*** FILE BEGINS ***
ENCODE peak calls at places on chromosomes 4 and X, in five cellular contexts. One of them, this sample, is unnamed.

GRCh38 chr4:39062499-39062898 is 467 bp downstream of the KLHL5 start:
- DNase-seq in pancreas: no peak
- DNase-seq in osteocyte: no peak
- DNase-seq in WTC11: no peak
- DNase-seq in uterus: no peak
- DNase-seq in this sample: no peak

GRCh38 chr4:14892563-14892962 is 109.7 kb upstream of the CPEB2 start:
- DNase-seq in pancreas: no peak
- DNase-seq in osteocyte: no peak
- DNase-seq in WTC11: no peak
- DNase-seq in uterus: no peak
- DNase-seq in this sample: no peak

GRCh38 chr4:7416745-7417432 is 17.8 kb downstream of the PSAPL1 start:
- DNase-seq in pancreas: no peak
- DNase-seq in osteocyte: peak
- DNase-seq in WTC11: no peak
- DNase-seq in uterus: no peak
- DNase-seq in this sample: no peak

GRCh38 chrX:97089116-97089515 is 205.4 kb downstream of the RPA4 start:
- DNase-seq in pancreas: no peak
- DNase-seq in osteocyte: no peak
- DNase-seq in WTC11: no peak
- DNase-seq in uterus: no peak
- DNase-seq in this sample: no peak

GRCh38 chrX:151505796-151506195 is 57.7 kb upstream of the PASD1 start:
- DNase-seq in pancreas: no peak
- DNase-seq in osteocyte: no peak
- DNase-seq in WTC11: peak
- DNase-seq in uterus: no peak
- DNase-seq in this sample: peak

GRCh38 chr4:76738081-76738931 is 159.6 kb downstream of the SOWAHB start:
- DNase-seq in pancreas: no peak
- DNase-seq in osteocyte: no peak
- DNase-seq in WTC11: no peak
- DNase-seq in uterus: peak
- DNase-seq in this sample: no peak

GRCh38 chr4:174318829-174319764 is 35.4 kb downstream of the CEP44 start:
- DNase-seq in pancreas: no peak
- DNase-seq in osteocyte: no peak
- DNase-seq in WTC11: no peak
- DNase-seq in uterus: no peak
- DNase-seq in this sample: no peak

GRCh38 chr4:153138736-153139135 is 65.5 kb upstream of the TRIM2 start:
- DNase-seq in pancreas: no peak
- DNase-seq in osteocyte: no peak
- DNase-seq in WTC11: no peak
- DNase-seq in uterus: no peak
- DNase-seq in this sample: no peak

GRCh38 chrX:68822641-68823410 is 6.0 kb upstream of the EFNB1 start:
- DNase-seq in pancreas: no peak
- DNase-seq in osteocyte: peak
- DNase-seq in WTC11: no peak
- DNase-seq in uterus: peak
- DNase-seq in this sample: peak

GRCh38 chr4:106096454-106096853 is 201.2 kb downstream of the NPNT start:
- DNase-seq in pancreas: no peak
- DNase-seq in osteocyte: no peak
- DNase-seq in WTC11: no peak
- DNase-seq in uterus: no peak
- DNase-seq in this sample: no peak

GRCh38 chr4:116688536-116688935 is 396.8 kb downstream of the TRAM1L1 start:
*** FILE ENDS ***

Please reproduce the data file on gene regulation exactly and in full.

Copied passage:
ENCODE peak calls at places on chromosomes 4 and X, in five cellular contexts. One of them, this sample, is unnamed.

GRCh38 chr4:39062499-39062898 is 467 bp downstream of the KLHL5 start:
- DNase-seq in pancreas: no peak
- DNase-seq in osteocyte: no peak
- DNase-seq in WTC11: no peak
- DNase-seq in uterus: no peak
- DNase-seq in this sample: no peak

GRCh38 chr4:14892563-14892962 is 109.7 kb upstream of the CPEB2 start:
- DNase-seq in pancreas: no peak
- DNase-seq in osteocyte: no peak
- DNase-seq in WTC11: no peak
- DNase-seq in uterus: no peak
- DNase-seq in this sample: no peak

GRCh38 chr4:7416745-7417432 is 17.8 kb downstream of the PSAPL1 start:
- DNase-seq in pancreas: no peak
- DNase-seq in osteocyte: peak
- DNase-seq in WTC11: no peak
- DNase-seq in uterus: no peak
- DNase-seq in this sample: no peak

GRCh38 chrX:97089116-97089515 is 205.4 kb downstream of the RPA4 start:
- DNase-seq in pancreas: no peak
- DNase-seq in osteocyte: no peak
- DNase-seq in WTC11: no peak
- DNase-seq in uterus: no peak
- DNase-seq in this sample: no peak

GRCh38 chrX:151505796-151506195 is 57.7 kb upstream of the PASD1 start:
- DNase-seq in pancreas: no peak
- DNase-seq in osteocyte: no peak
- DNase-seq in WTC11: peak
- DNase-seq in uterus: no peak
- DNase-seq in this sample: peak

GRCh38 chr4:76738081-76738931 is 159.6 kb downstream of the SOWAHB start:
- DNase-seq in pancreas: no peak
- DNase-seq in osteocyte: no peak
- DNase-seq in WTC11: no peak
- DNase-seq in uterus: peak
- DNase-seq in this sample: no peak

GRCh38 chr4:174318829-174319764 is 35.4 kb downstream of the CEP44 start:
- DNase-seq in pancreas: no peak
- DNase-seq in osteocyte: no peak
- DNase-seq in WTC11: no peak
- DNase-seq in uterus: no peak
- DNase-seq in this sample: no peak

GRCh38 chr4:153138736-153139135 is 65.5 kb upstream of the TRIM2 start:
- DNase-seq in pancreas: no peak
- DNase-seq in osteocyte: no peak
- DNase-seq in WTC11: no peak
- DNase-seq in uterus: no peak
- DNase-seq in this sample: no peak

GRCh38 chrX:68822641-68823410 is 6.0 kb upstream of the EFNB1 start:
- DNase-seq in pancreas: no peak
- DNase-seq in osteocyte: peak
- DNase-seq in WTC11: no peak
- DNase-seq in uterus: peak
- DNase-seq in this sample: peak

GRCh38 chr4:106096454-106096853 is 201.2 kb downstream of the NPNT start:
- DNase-seq in pancreas: no peak
- DNase-seq in osteocyte: no peak
- DNase-seq in WTC11: no peak
- DNase-seq in uterus: no peak
- DNase-seq in this sample: no peak

GRCh38 chr4:116688536-116688935 is 396.8 kb downstream of the TRAM1L1 start: